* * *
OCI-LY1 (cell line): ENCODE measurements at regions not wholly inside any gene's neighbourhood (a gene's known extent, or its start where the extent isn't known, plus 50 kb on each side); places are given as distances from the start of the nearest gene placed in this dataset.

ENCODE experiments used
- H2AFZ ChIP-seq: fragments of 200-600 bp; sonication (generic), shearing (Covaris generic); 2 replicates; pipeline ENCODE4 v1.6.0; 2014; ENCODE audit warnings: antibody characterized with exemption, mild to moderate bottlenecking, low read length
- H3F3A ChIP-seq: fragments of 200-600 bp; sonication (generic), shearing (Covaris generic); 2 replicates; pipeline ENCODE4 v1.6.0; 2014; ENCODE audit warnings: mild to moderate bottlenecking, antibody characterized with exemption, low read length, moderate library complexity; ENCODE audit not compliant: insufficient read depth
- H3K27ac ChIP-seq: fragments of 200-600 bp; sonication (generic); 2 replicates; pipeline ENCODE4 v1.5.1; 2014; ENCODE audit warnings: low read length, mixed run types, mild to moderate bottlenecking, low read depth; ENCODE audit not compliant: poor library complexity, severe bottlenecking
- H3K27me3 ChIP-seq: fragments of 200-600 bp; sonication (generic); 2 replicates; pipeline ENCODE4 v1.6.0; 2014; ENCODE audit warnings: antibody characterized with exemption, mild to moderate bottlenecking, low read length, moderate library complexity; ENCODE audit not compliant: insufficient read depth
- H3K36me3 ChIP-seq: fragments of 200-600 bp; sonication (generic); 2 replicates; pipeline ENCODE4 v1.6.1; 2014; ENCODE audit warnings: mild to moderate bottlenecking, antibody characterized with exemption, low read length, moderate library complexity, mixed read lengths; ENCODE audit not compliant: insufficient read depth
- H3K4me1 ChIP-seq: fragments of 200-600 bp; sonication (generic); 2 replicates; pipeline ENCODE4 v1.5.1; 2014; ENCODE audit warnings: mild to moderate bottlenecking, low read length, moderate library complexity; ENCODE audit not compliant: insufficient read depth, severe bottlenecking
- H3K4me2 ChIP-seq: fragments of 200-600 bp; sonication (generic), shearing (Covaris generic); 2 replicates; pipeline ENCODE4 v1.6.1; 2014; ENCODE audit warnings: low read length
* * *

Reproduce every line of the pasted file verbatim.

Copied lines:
OCI-LY1 (cell line): ENCODE measurements at regions not wholly inside any gene's neighbourhood (a gene's known extent, or its start where the extent isn't known, plus 50 kb on each side); places are given as distances from the start of the nearest gene placed in this dataset.

ENCODE experiments used
- H2AFZ ChIP-seq: fragments of 200-600 bp; sonication (generic), shearing (Covaris generic); 2 replicates; pipeline ENCODE4 v1.6.0; 2014; ENCODE audit warnings: antibody characterized with exemption, mild to moderate bottlenecking, low read length
- H3F3A ChIP-seq: fragments of 200-600 bp; sonication (generic), shearing (Covaris generic); 2 replicates; pipeline ENCODE4 v1.6.0; 2014; ENCODE audit warnings: mild to moderate bottlenecking, antibody characterized with exemption, low read length, moderate library complexity; ENCODE audit not compliant: insufficient read depth
- H3K27ac ChIP-seq: fragments of 200-600 bp; sonication (generic); 2 replicates; pipeline ENCODE4 v1.5.1; 2014; ENCODE audit warnings: low read length, mixed run types, mild to moderate bottlenecking, low read depth; ENCODE audit not compliant: poor library complexity, severe bottlenecking
- H3K27me3 ChIP-seq: fragments of 200-600 bp; sonication (generic); 2 replicates; pipeline ENCODE4 v1.6.0; 2014; ENCODE audit warnings: antibody characterized with exemption, mild to moderate bottlenecking, low read length, moderate library complexity; ENCODE audit not compliant: insufficient read depth
- H3K36me3 ChIP-seq: fragments of 200-600 bp; sonication (generic); 2 replicates; pipeline ENCODE4 v1.6.1; 2014; ENCODE audit warnings: mild to moderate bottlenecking, antibody characterized with exemption, low read length, moderate library complexity, mixed read lengths; ENCODE audit not compliant: insufficient read depth
- H3K4me1 ChIP-seq: fragments of 200-600 bp; sonication (generic); 2 replicates; pipeline ENCODE4 v1.5.1; 2014; ENCODE audit warnings: mild to moderate bottlenecking, low read length, moderate library complexity; ENCODE audit not compliant: insufficient read depth, severe bottlenecking
- H3K4me2 ChIP-seq: fragments of 200-600 bp; sonication (generic), shearing (Covaris generic); 2 replicates; pipeline ENCODE4 v1.6.1; 2014; ENCODE audit warnings: low read length